EPA provides insight into hotel energy savings
EPA provides insight into hotel energy savings
05 FEBRUARY 2010 6:19 AM

Partnering with the EPA is good for a hotel’s economic and environmental bottom lines.

A recent appointment with Lisa Jackson, U.S. Environmental Protection Agency administrator, was particularly interesting and valuable when looking at the opportunities available for hotel carbon footprint reduction. The topic of the meeting was to look at the industry through the eyes of the EPA. The agency is encouraging hotels and hotel companies to partner with it to reduce the effect of greenhouse gas emissions produced by American hotels.

The U.S. lodging industry spent more than US$7 billion on energy in 2003 (the most recent statistics available), which represented the fourth largest energy bill in the commercial marketplace following retail, offices and education.

Hervé Houdré

A simple 10-percent reduction in electricity and natural gas consumption would result in annual savings of US$700 million and a reduction in greenhouse gas emissions equivalent to the electricity use of more than 730,000 homes for a year. But it is surprising to see so many hotels still using incandescent bulbs. When one thinks that a simple decision of changing the bulbs of a hotel into energy efficient compact fluorescent lighting can save from 12 percent to 15 percent of the electricity bill, it is disturbing to realize that many hoteliers have not yet understood that “going sustainable” is the best way to reduce their expenses and improve their economic bottom line as well as take care of their children’s future.

Consider that the average hotel in America spends almost US$2,000 per available room each year on energy, which is about 5 percent of operating costs. A 10-percent reduction of energy costs is the same as a 60-cent revenue per available room increase for limited-service hotels and a more than US$2 increase for full-service hotels!

Energy Star

The Energy Star program developed by the EPA identifies the nation’s most energy efficient commercial buildings. In order to earn the Energy Star, a building must perform in the top 25 percent of similar buildings nationwide for energy efficiency and score a 75 or above on the EPA’s 1-100 national energy performance scale. More than 75 percent of Americans recognize the Energy Star program. That is another good reason to partner with the EPA and implement the program within the property.

Thousands of hotels have started to measure their energy and 400 already have obtained the certification that confirms their commitment to reducing their greenhouse gas emissions. More than 130 lodging companies are Energy Star partners. Frankly, it seems so basic and so logical that every hotel should enter the EPA rating, thus getting instant guest recognition. Until a hotel obtains a certification, their strategy may not be fully understood by the public.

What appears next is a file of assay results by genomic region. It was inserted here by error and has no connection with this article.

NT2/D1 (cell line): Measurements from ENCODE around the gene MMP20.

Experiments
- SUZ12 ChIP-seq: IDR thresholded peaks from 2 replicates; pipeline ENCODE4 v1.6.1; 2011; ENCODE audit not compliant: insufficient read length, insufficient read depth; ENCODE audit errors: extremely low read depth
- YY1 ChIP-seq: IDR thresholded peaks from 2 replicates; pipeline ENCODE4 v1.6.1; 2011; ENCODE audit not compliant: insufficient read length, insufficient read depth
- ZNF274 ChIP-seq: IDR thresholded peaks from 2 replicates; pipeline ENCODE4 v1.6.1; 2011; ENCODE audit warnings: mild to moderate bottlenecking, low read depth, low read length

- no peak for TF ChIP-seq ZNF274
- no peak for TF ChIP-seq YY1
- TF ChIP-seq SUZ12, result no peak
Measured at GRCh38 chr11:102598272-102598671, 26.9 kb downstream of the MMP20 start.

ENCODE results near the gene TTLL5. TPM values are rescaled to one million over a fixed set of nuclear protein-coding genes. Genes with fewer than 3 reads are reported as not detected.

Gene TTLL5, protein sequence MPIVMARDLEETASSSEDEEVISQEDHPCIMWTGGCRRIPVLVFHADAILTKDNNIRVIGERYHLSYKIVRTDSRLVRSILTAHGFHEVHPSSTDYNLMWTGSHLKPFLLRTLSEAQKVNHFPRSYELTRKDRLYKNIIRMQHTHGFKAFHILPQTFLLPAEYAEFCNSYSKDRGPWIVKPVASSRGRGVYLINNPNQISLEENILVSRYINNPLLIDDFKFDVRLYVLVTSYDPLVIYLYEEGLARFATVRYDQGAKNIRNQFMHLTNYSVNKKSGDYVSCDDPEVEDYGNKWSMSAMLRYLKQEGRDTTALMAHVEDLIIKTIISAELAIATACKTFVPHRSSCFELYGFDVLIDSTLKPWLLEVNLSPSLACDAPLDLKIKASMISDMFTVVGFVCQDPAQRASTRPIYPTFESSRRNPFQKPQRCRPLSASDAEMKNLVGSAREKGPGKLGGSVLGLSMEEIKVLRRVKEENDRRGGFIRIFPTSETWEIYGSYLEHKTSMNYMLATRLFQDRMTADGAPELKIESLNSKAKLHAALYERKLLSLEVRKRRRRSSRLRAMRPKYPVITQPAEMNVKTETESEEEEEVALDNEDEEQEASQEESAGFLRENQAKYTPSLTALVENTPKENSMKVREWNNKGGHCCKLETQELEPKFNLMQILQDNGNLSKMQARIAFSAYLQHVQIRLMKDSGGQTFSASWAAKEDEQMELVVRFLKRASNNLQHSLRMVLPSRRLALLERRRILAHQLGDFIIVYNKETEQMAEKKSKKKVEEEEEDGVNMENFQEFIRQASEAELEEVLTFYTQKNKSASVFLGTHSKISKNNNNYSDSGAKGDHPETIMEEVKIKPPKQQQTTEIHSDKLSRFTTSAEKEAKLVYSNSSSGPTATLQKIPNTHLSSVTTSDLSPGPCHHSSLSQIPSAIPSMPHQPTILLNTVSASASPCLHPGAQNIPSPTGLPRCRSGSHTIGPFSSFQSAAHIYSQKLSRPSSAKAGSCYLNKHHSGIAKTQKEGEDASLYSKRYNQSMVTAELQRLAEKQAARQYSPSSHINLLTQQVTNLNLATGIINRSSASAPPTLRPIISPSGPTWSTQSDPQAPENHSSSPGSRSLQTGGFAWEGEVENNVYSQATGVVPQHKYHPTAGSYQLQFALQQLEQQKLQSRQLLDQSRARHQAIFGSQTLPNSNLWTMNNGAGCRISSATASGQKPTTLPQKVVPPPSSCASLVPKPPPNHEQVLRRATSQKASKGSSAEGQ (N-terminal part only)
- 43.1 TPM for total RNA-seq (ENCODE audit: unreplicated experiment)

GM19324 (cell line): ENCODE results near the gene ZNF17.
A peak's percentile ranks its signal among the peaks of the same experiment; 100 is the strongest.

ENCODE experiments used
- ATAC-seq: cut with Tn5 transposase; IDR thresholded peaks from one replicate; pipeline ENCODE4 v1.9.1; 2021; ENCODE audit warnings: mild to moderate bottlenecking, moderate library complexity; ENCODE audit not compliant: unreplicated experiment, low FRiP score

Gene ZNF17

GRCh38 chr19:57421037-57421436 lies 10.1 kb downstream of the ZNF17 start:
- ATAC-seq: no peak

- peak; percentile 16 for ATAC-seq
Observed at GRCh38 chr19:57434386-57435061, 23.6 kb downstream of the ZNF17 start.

Because Energy Star has a more rigorous energy performance requirement than the Leadership in Energy and Environmental Design program, the EPA considers the programs to be complementary and encourages hoteliers to embrace both programs. LEED and LEED Existing Buildings entice buildings to improve their performance across the metrics that matter most: energy savings, water efficiency, carbon dioxide emissions reduction and improved indoor environmental quality, as well as stewardship of resources and sensitivity to their impacts.


WaterSense is a voluntary program launched by the EPA to transform the market for water efficiency. The program includes labeled products such as residential toilets and faucets and, soon, showerheads. They are certified to use at least 20 percent less water than average products. The program helped to save 9.3 billion gallons of water in 2008. Just imagine how hotels could benefit from the utilities savings of these products. As Jackson noted, it’s just a matter of looking for the WaterSense label the same way we now buy Energy Star-rated appliances.

Between Energy Star- and WaterSense-rated appliances, the EPA is giving hotel chief engineers a very simple catalog of equipment to use without going through much more research.

Measure the change

A program’s effectiveness cannot be assessed unless proper measurements are recorded, which I have written about previously. (Link to « What gets measured gets managed » article). Jackson also urges hotels to measure, track and improve their energy use in order to qualify for Energy Star ratings as well as to measure the energy savings that can be realized by implementing simple changes.

Hervé Houdré began his tenure as general manager of the Willard InterContinental Washington D.C. in 2004.  He is recognized for introducing refinements which impact profit and increase market share. Under his leadership, the Willard InterContinental has embarked on a sustainability program, Willard InterContinental - The Next 100 Years. Houdré, who has written a white paper, Sustainable Hospitality© : Sustainable Development in the Hotel Industry, and his team, have put into place a five-year roadmap that defines and quantifies the mid-term SD goals for the hotel. The hotel published its first GRI Standard Sustainability Report available at www.willarddc.com/sd.  

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